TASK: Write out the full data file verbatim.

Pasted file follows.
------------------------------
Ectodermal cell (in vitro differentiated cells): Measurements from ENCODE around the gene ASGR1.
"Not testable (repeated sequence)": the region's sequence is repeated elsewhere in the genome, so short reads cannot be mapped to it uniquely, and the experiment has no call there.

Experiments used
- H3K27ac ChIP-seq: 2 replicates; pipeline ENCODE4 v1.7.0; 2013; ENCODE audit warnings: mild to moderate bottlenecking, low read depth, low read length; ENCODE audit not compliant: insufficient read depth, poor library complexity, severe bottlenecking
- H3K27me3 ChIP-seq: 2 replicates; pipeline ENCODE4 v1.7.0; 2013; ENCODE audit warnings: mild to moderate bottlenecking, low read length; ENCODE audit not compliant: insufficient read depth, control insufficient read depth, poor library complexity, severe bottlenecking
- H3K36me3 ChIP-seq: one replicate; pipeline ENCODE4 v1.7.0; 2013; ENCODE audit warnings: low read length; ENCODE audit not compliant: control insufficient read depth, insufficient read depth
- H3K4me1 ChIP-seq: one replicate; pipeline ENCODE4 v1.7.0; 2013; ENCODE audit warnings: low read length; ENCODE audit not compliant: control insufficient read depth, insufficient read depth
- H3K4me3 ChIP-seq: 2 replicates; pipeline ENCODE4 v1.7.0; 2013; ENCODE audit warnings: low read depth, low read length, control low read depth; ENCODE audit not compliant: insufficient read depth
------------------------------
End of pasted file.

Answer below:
Ectodermal cell (in vitro differentiated cells): Measurements from ENCODE around the gene ASGR1.
"Not testable (repeated sequence)": the region's sequence is repeated elsewhere in the genome, so short reads cannot be mapped to it uniquely, and the experiment has no call there.

Experiments used
- H3K27ac ChIP-seq: 2 replicates; pipeline ENCODE4 v1.7.0; 2013; ENCODE audit warnings: mild to moderate bottlenecking, low read depth, low read length; ENCODE audit not compliant: insufficient read depth, poor library complexity, severe bottlenecking
- H3K27me3 ChIP-seq: 2 replicates; pipeline ENCODE4 v1.7.0; 2013; ENCODE audit warnings: mild to moderate bottlenecking, low read length; ENCODE audit not compliant: insufficient read depth, control insufficient read depth, poor library complexity, severe bottlenecking
- H3K36me3 ChIP-seq: one replicate; pipeline ENCODE4 v1.7.0; 2013; ENCODE audit warnings: low read length; ENCODE audit not compliant: control insufficient read depth, insufficient read depth
- H3K4me1 ChIP-seq: one replicate; pipeline ENCODE4 v1.7.0; 2013; ENCODE audit warnings: low read length; ENCODE audit not compliant: control insufficient read depth, insufficient read depth
- H3K4me3 ChIP-seq: 2 replicates; pipeline ENCODE4 v1.7.0; 2013; ENCODE audit warnings: low read depth, low read length, control low read depth; ENCODE audit not compliant: insufficient read depth